What is financial disclosure in a divorce?

Divorce | 18 Sep 2020 0

Financial disclosure in divorce

Financial disclosure is the completion of documents that clarify your financial position as part of the divorce process. 

Whether you are completing your divorce by negotiating directly with your ex-partner or spouse, through solicitors, via mediation or the courts, both parties should provide full and frank disclosure of their assets and debts. 

This process is the only way a solicitor can advise you in detail as to whether the settlement is fair and reasonable. 

The financial disclosure process

The process of financial disclosure provides the other party with information regarding their financial circumstances, and evidence to support it.

It is often facilitated through the completion of Form E (view a Form E here), which is the document the court will direct the parties to complete if an application is made for a judge to determine how their assets should be divided.

Although it derives from the court process, Form E is commonly used when the parties are trying to reach an agreement, whether directly with each other, through mediation or solicitors. 

A Form E may include information on the following, together with supporting documentation:

  • Property values

  • Mortgage balances

  • Bank account balances

  • Savings, investments or other such account balances

  • Liabilities

  • Income 

  • Business values

  • Pension cash equivalent values

Once Form E has been completed (with all of the relevant supporting documents attached), it is exchanged (preferably simultaneously) with the other party.

Each party then has an opportunity to consider the details provided and, should they wish, ask for further evidence or clarification. 

The intention is to ensure that 

(a) the parties believe they have all the information they need to understand the other’s financial circumstances and

(b) there are no hidden assets or otherwise suspicious transactions.

Read the do’s and don’ts of how to complete a Form E

Other elements of financial disclosure 

There are other elements of financial disclosure which are worth considering.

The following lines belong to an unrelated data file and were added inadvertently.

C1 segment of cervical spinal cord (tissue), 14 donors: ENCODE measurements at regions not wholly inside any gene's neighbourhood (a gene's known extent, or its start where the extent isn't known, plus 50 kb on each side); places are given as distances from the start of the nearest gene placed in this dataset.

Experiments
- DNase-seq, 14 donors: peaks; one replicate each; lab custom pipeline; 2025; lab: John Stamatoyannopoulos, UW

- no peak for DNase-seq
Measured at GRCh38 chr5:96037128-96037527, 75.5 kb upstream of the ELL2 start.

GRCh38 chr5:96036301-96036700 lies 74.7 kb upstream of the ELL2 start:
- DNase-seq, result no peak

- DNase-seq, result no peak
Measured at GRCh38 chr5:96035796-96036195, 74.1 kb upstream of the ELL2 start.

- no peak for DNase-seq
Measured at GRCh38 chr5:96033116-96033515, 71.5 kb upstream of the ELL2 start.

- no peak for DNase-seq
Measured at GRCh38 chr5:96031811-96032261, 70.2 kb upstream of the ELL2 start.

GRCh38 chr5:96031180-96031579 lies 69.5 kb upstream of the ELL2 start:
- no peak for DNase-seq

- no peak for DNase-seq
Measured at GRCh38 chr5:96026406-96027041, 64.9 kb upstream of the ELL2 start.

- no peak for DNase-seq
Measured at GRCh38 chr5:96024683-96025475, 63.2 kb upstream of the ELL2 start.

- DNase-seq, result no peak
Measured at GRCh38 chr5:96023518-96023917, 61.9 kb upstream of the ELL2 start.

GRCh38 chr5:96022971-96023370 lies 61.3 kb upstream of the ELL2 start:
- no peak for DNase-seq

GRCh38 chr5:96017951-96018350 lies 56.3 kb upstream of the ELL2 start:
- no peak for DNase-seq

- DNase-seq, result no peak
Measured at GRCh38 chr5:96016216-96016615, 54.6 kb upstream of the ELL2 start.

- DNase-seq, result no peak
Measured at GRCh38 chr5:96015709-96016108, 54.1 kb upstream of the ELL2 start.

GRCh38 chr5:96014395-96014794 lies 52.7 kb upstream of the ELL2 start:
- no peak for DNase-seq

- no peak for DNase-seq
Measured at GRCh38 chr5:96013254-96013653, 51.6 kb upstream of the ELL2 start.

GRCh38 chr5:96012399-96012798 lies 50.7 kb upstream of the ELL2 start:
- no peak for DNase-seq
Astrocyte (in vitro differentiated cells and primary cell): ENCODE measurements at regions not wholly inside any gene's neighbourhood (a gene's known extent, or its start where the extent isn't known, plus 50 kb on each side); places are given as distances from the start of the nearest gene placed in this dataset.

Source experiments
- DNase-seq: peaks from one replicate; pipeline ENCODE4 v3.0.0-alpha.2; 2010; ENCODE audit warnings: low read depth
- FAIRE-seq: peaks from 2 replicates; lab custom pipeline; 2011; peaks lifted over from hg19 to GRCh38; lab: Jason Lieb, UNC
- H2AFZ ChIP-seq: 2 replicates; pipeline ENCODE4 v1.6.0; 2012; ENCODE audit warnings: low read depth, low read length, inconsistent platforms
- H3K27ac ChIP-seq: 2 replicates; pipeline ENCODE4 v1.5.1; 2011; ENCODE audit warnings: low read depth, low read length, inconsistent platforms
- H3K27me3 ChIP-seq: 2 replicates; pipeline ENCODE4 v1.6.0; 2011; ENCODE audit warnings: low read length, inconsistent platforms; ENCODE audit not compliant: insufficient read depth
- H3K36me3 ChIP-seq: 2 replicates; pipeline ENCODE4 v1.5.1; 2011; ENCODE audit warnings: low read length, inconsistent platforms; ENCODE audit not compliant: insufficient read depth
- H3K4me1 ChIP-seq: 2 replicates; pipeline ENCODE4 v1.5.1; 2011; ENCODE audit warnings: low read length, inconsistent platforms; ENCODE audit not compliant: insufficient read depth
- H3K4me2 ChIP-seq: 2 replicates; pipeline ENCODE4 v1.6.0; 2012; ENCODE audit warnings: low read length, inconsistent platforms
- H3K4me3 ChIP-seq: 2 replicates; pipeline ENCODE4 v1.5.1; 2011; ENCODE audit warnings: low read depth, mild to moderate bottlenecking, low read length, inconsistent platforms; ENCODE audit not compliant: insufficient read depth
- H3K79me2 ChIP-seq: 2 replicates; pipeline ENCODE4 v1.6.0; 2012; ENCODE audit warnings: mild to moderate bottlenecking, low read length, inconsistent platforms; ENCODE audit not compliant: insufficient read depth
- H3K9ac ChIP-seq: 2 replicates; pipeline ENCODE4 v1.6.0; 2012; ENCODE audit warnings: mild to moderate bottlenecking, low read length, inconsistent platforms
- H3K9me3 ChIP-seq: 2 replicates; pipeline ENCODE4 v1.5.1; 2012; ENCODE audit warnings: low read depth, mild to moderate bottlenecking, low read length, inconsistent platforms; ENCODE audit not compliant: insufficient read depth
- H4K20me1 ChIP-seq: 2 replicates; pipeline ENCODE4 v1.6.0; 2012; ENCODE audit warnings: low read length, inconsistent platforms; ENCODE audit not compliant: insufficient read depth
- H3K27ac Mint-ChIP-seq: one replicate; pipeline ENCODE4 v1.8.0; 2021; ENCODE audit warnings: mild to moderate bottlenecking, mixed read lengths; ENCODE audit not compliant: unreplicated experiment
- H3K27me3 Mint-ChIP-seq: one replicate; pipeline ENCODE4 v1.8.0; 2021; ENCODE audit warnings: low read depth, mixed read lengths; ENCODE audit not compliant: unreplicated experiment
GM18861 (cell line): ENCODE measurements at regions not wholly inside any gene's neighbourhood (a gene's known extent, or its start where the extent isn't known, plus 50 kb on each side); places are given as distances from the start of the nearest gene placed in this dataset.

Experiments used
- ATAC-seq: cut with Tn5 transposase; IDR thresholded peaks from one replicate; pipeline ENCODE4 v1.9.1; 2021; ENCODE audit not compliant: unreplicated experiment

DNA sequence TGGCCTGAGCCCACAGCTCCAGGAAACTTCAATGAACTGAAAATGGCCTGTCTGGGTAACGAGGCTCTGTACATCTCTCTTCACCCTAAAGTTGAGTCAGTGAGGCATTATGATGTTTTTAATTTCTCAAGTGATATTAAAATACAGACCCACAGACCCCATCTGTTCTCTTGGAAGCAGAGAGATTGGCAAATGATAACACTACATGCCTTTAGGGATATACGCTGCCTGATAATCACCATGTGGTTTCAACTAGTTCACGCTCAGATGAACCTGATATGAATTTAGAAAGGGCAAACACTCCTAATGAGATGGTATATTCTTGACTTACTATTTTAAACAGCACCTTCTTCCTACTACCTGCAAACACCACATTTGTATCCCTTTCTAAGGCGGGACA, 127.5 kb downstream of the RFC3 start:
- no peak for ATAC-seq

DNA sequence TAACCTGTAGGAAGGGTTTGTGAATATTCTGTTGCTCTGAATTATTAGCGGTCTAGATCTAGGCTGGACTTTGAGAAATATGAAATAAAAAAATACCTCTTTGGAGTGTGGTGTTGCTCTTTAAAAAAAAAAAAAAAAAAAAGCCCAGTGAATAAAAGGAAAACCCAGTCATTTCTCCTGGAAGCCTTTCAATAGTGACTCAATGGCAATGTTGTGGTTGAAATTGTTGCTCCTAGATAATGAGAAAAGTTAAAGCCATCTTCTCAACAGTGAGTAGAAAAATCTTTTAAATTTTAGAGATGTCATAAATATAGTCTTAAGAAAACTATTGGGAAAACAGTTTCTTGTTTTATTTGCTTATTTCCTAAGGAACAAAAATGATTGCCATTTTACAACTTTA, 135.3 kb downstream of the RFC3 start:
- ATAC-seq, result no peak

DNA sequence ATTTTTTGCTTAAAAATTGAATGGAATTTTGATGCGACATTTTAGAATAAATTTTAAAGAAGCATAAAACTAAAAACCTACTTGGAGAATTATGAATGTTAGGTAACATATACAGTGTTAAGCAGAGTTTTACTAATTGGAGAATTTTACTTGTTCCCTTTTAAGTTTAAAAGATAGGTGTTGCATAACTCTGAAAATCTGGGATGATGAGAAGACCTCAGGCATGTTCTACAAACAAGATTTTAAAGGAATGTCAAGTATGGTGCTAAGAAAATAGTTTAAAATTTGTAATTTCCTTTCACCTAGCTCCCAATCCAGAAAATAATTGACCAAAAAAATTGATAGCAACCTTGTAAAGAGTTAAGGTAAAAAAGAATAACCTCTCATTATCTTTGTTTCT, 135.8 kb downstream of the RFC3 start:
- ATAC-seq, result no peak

These include:

The value of any assets

If there are any assets of significance, but the value is disputed, an expert will likely need to be instructed. This can include surveyors to value property, chartered accountants to value businesses, or actuaries to assist in valuing pensions.

The mortgage capability of both parties 

It is important to understand how much each party can borrow on a mortgage, to rehouse themselves in the future.

Each party should each speak to a mortgage broker who can then write to confirm the details regarding their maximum borrowing capacity. 

The parties’ reasonable housing needs

To determine what each parties’ reasonable housing needs are likely to be, they should each provide particulars for properties on the market for sale that they believe would be suitable for themselves and the other. 

If both parties are satisfied with the information, then they are well placed to begin negotiating a fair and reasonable divorce settlement. If or when an agreement is reached, then this should be formalised into a document known as a consent order, which is then sent to the court.

The court will review the agreement and, providing it is considered reasonable and fair, will formally approve the order. 

Once a consent order is approved, it offers the parties security and certainty in how the assets will be divided and that their agreement is enforceable. 

Why is financial disclosure important? 

Without financial disclosure, you cannot be sure of your ex-partner’s/spouse’s assets. This is crucial because the law in this area is discretionary so that different financial circumstances lead to differing financial outcomes. 

Therefore, if you do not know what the correct financial circumstances are, you cannot be sure that the agreement you have reached is fair. 

Full and frank disclosure enables both parties’ solicitors to have a clear picture of the financial assets in a marriage, assess the circumstances and then advise as to the correct way a court is likely to approach a division of assets. 

Get in touch

If you would like further advice, please do contact our  Client Care Team here to speak to one of our specialist divorce lawyers.

James is a Partner in our St Albans office. He studied at the University of Sheffield and the College of Law in London.  James has experience in a breadth of family law issues, including divorce, finances, unmarried partners and children disputes. He takes a practical approach to his cases and aims to provide clear, straightforward advice. As a member of Resolution, amicable agreements are at the forefront of his approach, but he is equally adept at progressing matters by way of court applications where appropriate.

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